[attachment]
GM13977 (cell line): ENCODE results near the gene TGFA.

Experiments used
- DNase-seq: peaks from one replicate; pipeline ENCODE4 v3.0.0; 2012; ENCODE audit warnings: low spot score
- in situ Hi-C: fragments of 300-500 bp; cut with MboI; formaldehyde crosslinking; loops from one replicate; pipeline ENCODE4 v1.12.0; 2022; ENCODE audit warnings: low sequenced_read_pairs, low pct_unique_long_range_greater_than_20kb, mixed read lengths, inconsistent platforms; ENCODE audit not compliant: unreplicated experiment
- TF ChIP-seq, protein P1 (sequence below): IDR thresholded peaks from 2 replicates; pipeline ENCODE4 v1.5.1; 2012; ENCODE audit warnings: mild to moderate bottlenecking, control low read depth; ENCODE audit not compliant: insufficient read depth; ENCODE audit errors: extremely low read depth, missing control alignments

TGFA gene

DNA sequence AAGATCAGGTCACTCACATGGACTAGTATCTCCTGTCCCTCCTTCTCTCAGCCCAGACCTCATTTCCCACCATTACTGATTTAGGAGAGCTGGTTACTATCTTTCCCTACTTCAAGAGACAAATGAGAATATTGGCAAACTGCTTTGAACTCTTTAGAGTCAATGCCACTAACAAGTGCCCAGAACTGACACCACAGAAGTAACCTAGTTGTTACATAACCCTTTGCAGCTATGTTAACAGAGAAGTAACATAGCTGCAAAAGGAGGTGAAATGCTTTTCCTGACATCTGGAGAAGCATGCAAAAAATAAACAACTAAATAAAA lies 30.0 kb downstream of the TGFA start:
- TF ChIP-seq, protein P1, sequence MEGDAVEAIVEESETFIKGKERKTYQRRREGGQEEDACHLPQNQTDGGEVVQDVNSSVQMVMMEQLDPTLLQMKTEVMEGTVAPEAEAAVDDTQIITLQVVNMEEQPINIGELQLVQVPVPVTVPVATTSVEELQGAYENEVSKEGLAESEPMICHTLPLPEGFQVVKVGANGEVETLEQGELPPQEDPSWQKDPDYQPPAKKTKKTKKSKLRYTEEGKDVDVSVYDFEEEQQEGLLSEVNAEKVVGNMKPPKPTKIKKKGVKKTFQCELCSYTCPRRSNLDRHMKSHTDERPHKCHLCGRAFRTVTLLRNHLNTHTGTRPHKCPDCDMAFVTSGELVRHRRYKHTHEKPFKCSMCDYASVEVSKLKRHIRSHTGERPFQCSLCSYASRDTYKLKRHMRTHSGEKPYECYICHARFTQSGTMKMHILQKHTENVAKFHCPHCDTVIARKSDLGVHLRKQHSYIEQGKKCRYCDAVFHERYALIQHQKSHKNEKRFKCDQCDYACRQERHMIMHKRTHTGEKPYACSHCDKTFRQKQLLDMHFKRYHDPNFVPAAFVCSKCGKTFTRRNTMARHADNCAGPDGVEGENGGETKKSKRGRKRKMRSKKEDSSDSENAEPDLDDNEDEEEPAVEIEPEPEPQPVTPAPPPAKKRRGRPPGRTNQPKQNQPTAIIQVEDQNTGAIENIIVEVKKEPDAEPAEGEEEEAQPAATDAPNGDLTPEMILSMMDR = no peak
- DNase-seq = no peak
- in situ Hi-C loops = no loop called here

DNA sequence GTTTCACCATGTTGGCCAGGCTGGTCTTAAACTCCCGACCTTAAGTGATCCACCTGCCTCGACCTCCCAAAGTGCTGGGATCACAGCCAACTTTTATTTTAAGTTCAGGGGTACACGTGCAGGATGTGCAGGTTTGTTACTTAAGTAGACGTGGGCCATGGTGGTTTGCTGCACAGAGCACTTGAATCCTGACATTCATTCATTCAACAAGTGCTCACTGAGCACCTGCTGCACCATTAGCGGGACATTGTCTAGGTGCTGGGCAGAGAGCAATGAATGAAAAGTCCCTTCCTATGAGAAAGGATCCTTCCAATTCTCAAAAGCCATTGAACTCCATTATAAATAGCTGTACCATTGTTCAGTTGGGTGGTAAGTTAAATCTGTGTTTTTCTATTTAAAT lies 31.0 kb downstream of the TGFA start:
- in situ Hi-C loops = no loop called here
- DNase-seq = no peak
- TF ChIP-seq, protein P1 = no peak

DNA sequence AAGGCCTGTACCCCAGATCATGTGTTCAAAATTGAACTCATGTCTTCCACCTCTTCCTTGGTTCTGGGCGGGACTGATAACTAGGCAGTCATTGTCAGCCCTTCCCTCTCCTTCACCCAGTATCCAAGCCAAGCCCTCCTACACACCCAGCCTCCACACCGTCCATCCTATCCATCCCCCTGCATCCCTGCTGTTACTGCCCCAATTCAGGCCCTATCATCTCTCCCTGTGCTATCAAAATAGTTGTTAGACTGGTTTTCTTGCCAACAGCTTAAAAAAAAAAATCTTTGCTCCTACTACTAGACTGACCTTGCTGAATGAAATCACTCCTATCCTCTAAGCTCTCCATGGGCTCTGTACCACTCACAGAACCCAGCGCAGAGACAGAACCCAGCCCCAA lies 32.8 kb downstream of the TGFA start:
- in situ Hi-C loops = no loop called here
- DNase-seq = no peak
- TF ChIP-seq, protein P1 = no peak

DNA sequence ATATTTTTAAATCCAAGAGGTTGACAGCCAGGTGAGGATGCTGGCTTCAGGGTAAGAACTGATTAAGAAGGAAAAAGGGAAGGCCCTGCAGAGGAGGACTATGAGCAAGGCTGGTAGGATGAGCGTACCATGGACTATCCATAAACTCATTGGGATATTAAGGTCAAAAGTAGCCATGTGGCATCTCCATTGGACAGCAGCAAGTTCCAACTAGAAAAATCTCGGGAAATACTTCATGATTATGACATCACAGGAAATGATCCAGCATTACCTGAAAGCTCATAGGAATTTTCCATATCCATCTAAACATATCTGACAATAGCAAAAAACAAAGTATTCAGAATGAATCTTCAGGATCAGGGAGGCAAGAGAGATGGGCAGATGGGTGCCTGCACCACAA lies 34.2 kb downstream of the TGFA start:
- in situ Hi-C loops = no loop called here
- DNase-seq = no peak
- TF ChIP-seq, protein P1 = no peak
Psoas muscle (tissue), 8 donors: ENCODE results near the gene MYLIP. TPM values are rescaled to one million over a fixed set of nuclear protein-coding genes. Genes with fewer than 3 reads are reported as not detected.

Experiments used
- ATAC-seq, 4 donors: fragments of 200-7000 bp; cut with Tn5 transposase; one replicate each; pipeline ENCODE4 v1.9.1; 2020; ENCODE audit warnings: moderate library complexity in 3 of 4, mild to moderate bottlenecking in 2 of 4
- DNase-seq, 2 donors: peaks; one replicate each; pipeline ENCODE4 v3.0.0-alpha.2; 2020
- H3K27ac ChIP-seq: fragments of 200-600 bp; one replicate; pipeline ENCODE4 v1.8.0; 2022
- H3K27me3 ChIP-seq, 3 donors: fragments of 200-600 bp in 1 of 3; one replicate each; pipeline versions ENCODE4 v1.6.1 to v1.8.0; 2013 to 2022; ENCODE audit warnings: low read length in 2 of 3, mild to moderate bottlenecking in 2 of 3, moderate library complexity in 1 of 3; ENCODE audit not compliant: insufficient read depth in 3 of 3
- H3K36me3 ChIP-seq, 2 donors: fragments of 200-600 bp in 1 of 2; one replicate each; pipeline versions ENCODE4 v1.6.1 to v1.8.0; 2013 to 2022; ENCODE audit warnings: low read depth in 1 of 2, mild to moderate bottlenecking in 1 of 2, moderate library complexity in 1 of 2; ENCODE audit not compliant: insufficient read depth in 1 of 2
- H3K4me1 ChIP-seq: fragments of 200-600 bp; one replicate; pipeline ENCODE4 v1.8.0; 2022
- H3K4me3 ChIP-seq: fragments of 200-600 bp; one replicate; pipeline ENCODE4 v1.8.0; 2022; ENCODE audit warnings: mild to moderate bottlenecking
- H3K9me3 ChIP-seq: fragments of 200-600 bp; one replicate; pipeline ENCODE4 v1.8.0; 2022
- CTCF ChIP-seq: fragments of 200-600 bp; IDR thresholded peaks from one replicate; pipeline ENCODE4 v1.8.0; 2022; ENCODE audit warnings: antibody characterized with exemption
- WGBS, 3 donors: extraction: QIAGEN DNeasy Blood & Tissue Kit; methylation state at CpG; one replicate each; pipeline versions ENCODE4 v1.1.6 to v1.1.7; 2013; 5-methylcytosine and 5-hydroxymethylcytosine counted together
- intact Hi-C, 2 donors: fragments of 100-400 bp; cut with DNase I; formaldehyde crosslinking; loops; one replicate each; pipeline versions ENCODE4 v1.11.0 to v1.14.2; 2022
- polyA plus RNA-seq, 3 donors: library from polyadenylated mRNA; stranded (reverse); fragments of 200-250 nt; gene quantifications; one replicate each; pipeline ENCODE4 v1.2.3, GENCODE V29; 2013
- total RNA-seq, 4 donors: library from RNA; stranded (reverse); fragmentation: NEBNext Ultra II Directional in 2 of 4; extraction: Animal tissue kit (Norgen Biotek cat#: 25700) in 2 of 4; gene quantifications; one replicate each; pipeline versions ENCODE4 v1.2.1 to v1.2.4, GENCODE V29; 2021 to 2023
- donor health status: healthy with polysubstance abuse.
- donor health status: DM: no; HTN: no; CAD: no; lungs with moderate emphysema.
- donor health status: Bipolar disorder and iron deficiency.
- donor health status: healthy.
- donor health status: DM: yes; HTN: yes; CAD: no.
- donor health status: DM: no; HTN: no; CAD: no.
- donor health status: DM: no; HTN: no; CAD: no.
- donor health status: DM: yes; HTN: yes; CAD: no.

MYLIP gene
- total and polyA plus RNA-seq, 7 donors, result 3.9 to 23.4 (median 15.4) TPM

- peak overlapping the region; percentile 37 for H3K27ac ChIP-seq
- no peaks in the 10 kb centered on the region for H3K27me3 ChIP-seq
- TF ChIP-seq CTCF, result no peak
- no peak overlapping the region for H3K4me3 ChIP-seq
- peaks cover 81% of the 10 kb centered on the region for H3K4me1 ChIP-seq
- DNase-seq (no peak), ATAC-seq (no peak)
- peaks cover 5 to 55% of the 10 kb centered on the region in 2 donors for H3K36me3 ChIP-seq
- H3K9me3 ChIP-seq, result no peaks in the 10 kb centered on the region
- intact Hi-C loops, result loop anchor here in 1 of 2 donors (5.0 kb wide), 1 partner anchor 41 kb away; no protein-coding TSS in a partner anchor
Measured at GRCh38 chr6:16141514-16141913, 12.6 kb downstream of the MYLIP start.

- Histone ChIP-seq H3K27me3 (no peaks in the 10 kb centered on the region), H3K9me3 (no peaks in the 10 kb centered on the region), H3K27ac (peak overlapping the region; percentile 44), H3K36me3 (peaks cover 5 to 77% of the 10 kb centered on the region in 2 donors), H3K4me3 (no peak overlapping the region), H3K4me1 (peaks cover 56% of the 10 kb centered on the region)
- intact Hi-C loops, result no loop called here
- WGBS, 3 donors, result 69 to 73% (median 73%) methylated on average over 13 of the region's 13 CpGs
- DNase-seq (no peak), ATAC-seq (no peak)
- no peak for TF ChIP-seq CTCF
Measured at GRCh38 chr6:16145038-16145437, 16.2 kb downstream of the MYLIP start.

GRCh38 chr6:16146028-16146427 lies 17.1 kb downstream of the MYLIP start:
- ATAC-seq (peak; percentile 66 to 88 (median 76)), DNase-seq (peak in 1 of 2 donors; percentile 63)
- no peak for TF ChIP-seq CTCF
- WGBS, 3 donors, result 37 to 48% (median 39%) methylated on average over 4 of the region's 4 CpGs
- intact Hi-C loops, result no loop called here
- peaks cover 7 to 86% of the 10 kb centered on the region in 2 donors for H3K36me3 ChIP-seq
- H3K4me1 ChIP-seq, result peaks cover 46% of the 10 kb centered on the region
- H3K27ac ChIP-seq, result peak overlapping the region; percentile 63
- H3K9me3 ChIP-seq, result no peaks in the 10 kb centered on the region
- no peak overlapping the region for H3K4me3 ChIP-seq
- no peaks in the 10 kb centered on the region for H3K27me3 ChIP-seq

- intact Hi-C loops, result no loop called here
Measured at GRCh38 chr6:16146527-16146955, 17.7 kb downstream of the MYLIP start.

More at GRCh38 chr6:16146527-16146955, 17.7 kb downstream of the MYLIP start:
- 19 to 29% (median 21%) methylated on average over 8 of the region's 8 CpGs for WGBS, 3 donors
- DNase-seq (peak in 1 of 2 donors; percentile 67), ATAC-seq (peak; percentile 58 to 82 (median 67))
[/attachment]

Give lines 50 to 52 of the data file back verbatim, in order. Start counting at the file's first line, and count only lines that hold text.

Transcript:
- TF ChIP-seq CTCF, result no peak
- no peak overlapping the region for H3K4me3 ChIP-seq
- peaks cover 81% of the 10 kb centered on the region for H3K4me1 ChIP-seq